Birth trauma healing

A Facebook group I’m in posed a question (or two): “Why do you wrap your kids? What’s your story?” 
I felt a kind of instant (and new) clarity and so, a compulsion to respond. Here is what I wrote. It was super-cathartic. 

I had a very difficult beginning as a mother- in the foreign hospital in which they were born was no whisper of a birth plan. Drs were top dogs and mothers’ wishes were literally irrelevant. I had not prepared myself for this, as many of the things which happened were inconceivable by British standards; I gave birth by C-section and had to call the Drs back to see the faces of my babies- the second of whom I was not allowed to look at as she was “too small”. 

Having given birth at 9.03 and 9.04am, I first met Olive at 5pm after they had done all the tests on her and given her a bottle (despite constantly telling me breast is best). My impatience to discover what had happened to Ivy was met with indifference at best and impatience and a total lack of empathy at worst. She was in NICU with ‘no feeding reflex’ and a dangerously low weight, it turned out, and meeting her would need to wait. That’s because the rules in that hospital were that NICU was totally off-limits to anyone but hospital staff. Totally. So for the subsequent days I had to hobble down two floors at 2.30pm to the unit. I then had to scrabble with all the other mothers to view my child through the window. View. That was it. My 4.4lb, screaming, fighting angel whom I was so desperate to hold and comfort. The Drs volunteered no information but (again impatiently, curtly) answered my questions. The nurses gave me horrifying tidbits of misinformation, such as telling me Ivy had gone for a hearing test, without the essential information that it was routine. They received my frantically hand-pumped colostrum and asked if it was yellow because my nipples were dirty (?!!??????!).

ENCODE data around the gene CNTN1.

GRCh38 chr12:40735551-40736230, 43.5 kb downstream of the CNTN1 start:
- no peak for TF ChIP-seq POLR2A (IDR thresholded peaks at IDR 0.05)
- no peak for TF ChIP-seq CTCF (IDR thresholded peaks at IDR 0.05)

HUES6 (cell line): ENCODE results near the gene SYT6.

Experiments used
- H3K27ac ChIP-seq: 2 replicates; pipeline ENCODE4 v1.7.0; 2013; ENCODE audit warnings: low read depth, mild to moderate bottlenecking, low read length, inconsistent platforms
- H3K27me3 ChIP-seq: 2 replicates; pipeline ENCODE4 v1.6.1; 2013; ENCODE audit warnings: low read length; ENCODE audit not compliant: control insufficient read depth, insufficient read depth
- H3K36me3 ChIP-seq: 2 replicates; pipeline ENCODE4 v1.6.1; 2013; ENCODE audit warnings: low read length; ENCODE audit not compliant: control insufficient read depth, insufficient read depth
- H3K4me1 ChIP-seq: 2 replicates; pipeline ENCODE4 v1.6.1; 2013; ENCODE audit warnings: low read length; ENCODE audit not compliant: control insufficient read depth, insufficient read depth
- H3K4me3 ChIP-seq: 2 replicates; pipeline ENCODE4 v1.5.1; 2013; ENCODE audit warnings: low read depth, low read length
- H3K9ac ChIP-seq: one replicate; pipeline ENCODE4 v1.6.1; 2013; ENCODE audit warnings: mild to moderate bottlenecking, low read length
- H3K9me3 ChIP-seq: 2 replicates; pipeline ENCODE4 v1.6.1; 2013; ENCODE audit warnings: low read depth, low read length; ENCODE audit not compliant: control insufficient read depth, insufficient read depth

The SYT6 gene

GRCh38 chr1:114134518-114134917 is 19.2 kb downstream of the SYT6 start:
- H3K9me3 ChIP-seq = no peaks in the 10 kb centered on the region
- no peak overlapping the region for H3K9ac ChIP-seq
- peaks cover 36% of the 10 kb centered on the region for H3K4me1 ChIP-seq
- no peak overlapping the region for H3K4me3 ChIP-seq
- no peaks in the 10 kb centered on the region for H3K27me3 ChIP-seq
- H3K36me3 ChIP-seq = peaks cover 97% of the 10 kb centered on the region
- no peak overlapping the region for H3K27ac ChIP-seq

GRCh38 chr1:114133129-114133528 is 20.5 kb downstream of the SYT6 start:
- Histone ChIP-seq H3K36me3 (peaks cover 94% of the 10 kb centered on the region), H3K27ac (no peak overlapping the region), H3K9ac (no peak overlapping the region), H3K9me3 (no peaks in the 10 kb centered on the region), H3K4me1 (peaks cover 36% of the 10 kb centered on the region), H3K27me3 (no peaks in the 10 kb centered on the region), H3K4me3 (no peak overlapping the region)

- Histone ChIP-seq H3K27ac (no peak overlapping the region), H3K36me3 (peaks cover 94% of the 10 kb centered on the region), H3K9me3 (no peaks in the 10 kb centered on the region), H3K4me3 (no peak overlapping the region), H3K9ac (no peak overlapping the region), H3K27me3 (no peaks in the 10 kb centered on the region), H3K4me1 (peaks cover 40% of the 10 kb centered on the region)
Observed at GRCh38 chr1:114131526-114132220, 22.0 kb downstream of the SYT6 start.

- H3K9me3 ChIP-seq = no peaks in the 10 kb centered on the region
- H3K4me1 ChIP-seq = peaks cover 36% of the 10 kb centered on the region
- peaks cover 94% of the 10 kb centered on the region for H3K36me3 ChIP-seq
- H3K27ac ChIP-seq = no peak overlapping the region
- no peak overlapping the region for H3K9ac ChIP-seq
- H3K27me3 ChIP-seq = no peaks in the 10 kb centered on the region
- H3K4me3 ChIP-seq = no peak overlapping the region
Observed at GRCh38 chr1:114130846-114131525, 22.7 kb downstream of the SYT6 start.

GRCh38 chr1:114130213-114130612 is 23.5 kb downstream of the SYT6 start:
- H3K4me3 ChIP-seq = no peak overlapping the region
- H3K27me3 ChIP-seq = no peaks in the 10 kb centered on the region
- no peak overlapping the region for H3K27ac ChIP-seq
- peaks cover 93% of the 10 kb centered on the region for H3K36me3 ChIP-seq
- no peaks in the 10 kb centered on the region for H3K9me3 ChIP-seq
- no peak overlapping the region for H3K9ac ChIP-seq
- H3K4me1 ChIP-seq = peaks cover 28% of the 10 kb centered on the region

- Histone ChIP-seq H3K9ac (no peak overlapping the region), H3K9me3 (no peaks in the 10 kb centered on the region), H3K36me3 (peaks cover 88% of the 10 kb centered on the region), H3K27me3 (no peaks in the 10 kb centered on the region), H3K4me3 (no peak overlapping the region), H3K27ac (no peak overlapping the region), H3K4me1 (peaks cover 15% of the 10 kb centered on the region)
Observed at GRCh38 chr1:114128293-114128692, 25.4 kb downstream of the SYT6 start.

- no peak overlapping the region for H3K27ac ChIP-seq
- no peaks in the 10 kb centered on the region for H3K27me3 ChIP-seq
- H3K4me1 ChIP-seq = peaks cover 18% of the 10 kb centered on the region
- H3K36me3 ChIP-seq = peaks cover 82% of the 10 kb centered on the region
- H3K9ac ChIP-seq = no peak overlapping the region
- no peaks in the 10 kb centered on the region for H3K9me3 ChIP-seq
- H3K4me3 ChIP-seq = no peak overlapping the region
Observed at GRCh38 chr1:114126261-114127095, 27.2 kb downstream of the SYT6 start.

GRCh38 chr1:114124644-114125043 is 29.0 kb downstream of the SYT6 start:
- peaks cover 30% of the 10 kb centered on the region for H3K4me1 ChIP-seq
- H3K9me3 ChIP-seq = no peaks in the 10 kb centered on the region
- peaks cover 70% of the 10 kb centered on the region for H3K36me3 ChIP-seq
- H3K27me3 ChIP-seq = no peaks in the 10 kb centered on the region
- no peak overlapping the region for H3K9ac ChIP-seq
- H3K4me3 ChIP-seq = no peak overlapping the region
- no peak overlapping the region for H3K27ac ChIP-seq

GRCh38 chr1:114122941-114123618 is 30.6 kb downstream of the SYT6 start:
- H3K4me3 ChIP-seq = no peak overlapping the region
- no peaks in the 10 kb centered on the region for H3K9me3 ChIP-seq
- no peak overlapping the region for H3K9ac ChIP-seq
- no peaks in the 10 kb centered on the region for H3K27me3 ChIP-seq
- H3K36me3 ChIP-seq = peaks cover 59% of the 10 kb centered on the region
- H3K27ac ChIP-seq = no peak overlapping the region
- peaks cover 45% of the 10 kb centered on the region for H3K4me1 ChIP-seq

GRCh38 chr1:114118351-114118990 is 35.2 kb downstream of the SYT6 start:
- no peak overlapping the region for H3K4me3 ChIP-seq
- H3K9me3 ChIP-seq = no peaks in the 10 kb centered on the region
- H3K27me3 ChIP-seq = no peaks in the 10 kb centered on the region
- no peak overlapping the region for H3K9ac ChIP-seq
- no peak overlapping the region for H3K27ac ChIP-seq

While we remained in hospital, getting to know Olive, whenever she was taken to be weighed or checked, she was given a bottle

We took Olive home after 5 days and had to leave Ivy there. I worked so hard to get Olive breastfeeding, and succeeded as soon as we were away from the meddling (but utterly well-meaning) nurses

One final disaster happened on the eighth day. I got the call I was waiting for – to tell me that I could meet and breastfeed Ivy. I zoomed in and arrived at the ‘visiting’ time for the stupid window- 2.30. I was informed that looking-through-the-window-at-your-lonely-tiny-baby hour was different to breastfeeding time, and that I should have come at 2. I was told to return at 5. I was so furious, but getting to hold my little sausage later that day made up for it, and the next morning she was discharged. 

Things after that were not a walk in the park, but we carried on and did our best

I almost forgot to tell you about LPO’s jaundice – at the first check she’d lost weight and I was told I MUST supplement with formula, which I did from a cup (we are still breastfeeding today).

I was too dazed to fight the hospital in my vulnerable state as a wounded woman, a new mother of babies, one wrested from me. It was a deeply distressing birthing experience, and will be my only one. Thankfully I was not subjected to PND and able to pick myself up- and I had a wonderfully supportive partner and family to support me. The maternity leave was only 3 months too, which made me cling to the precious time we had together. 

If you have read this far, thank you, and I will get to the point: Now I can finally articulate this story without getting upset, and it has taken a long time. The girls are approaching four. I think wearing them has healed so much of this pain; It has erased the hurt and made me know that despite a bad start and an early return to work, we did everything we could to bond deeply with our girls. It kept us literally as close as possible. That’s what wearing and LPO and LPI has done for us.


8 thoughts on “Birth trauma healing